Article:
You know about yourself. You know when and where you were born. Do you have your birth certificate? If not, now would be a good time to get it.

You know who your parents are. You know when and where they were married. Do you have their marriage certificate?  That may be a church certificate or it may be government issued. If you do not have it and your parents are no longer alive, you may have difficulty getting a government certificate (more on that in a future article).

You likely know when and where your parents were born. Do you have your parents’ birth certificates? If they were christened, do you know which church?

You may know about your grandparents – birth, marriage, death. You probably do not have documentation of those events.  What do you know of your grandparents’ children, your aunts and uncles?

Now you can start drawing your Family Tree.  (Here’s background on how to do that.)

Start with an Ancestor Tree, with you at the base of it. Put in your father and mother, and your four grandparents. With each name, put in their birth date.

If you have a lot of aunts, uncles, and first cousins, you can try your hand at two descendant trees, one for each pair of grandparents.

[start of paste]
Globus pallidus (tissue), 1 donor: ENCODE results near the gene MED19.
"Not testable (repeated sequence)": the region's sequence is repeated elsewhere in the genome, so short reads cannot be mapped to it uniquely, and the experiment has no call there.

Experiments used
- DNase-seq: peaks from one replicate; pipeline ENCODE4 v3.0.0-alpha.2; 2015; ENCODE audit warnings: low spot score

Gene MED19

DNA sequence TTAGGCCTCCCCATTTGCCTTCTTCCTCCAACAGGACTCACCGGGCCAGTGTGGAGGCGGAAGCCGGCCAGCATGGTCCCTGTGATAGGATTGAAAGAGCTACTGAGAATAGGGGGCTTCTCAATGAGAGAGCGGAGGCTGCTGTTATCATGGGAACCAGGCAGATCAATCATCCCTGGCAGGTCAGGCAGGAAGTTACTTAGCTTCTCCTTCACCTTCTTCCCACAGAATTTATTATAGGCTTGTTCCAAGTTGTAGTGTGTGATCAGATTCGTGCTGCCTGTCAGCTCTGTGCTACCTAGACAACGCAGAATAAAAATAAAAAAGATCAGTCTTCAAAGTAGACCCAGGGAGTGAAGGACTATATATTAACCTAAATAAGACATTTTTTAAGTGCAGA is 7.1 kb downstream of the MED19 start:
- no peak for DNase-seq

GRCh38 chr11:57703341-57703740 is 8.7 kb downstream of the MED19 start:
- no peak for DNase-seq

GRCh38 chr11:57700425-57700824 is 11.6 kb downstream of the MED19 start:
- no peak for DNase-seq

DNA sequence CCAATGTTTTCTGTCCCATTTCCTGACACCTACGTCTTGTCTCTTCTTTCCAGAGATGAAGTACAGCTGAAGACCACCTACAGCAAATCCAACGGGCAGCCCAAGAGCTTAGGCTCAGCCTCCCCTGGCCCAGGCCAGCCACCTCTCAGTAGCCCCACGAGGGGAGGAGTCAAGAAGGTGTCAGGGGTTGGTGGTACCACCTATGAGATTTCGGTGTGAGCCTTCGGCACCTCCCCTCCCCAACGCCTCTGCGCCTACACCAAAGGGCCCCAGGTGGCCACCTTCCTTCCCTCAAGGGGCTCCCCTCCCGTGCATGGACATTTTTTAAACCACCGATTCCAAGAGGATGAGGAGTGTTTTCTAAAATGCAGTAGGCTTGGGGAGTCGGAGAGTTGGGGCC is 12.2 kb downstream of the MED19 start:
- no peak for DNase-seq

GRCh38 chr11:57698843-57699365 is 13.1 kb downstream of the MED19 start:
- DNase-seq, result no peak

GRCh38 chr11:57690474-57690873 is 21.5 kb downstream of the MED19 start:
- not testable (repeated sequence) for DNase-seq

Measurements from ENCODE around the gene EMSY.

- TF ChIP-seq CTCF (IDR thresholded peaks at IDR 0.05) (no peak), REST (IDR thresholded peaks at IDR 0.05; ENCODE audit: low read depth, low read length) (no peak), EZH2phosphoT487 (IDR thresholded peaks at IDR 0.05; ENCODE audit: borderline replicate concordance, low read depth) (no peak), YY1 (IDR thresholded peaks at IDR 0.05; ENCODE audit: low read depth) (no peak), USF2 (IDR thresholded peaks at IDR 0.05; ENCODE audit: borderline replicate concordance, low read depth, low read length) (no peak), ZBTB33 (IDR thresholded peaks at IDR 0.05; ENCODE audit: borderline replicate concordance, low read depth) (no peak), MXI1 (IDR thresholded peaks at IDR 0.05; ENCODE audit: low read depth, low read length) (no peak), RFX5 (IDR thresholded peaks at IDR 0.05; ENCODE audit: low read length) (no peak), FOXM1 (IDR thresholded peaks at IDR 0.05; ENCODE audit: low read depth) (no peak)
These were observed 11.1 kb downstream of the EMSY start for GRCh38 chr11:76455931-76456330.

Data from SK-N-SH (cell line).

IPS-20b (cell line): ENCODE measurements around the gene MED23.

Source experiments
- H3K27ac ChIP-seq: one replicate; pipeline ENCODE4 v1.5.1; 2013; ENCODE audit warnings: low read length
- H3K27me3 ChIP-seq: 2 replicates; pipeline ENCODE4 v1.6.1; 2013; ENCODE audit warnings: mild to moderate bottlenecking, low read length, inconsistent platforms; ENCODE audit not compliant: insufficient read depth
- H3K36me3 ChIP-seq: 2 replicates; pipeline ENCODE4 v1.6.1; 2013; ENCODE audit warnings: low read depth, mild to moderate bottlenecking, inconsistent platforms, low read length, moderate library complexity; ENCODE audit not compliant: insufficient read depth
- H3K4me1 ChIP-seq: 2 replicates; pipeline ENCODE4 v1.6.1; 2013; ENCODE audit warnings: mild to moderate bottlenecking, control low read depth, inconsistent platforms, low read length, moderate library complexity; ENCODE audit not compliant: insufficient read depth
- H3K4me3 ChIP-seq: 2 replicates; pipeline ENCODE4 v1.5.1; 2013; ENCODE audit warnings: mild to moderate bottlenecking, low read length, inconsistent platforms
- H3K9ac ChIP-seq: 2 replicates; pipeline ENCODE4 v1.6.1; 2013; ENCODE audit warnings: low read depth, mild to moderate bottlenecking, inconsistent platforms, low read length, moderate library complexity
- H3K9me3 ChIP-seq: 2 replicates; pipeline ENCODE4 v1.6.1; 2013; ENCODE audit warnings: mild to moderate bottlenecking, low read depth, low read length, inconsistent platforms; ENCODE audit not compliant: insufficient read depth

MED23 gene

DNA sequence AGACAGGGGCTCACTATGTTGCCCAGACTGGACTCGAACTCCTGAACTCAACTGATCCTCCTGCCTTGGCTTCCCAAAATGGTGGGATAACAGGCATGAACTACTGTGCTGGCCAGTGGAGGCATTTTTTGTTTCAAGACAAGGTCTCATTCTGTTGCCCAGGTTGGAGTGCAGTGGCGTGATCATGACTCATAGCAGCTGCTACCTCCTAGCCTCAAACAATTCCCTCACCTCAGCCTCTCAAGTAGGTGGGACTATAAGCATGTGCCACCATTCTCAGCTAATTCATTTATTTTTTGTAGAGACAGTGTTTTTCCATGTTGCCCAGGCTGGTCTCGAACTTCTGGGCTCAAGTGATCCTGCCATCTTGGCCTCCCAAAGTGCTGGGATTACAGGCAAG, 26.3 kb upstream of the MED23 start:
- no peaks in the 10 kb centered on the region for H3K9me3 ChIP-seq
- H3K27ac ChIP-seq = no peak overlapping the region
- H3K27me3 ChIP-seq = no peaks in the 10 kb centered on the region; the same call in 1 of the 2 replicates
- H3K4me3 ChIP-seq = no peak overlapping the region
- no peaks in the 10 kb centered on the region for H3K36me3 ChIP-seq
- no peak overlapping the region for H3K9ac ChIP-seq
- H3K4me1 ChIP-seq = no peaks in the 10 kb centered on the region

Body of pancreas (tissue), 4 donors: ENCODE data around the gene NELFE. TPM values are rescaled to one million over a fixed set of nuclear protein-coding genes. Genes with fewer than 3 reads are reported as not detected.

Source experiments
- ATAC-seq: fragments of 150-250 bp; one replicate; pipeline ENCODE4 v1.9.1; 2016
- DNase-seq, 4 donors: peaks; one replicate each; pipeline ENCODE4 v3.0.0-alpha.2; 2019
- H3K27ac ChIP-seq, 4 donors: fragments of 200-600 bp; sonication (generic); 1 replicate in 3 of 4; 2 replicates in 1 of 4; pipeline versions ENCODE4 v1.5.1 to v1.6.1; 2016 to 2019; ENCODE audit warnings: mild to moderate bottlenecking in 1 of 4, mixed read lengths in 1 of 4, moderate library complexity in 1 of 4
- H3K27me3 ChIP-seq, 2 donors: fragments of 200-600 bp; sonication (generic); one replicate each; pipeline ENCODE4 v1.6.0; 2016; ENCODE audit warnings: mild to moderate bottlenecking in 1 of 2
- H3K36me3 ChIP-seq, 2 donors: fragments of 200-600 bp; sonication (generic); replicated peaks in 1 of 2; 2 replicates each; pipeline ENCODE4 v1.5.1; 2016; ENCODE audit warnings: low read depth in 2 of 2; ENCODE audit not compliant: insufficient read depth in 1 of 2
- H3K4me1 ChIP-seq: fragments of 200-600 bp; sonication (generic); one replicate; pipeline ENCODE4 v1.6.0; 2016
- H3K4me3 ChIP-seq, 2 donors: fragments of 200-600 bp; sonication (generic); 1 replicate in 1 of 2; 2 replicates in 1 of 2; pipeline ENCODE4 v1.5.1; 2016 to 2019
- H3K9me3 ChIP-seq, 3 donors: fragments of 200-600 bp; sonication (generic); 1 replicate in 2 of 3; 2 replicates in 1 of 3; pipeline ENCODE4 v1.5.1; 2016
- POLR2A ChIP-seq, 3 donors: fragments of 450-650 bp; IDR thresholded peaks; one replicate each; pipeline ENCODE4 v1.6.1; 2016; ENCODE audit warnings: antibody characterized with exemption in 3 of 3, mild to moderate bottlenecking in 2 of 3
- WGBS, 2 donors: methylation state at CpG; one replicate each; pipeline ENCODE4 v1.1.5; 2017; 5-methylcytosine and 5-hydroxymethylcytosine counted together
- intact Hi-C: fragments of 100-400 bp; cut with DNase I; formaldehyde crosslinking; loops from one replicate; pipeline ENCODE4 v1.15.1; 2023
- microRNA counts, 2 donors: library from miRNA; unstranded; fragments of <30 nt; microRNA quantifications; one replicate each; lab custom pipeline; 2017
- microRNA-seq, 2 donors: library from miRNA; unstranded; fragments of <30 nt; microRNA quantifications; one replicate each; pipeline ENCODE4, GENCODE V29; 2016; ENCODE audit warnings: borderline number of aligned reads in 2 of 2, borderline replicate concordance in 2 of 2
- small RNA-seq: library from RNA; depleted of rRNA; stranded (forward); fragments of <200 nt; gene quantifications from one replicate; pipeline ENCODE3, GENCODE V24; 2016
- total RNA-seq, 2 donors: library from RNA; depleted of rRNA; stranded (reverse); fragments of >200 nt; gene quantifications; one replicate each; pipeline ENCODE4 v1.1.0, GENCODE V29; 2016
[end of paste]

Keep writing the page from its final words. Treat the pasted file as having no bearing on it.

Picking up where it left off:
Start creating family records. If you have children, do one for your own family. Do one for your parents’ family, and do one for each of your grandparents’s families. That will give you four family records.

In each one, enter everything you know about the father and mother, and enter each child with birth date. For each piece of information, make a note of why you know it. In particular, note those for which you have proof and those for which you have only been told.

If you know anything about your great grandparents, repeat the process for them (you have eight great grandparents).  As you go further back, you have less and less proof, and more and more blank spaces. Now you have very specific questions to ask about your ancestors.

Talk to your family, particularly the older generation. If they are quite elderly, talk to them now. Every genealogist has questions he wishes he had asked his grandparents. Most people like to talk about their early lives so you probably will get a lot of information.

Write it all down.

Remember that oral information has to be verified. It will tell you what to look for but does not excuse you from looking.  You will hear family stories. Write them down carefully but do not make the mistake of believing them.

Here is another genealogical saying: Family stories are usually untrue but tend to be based on something.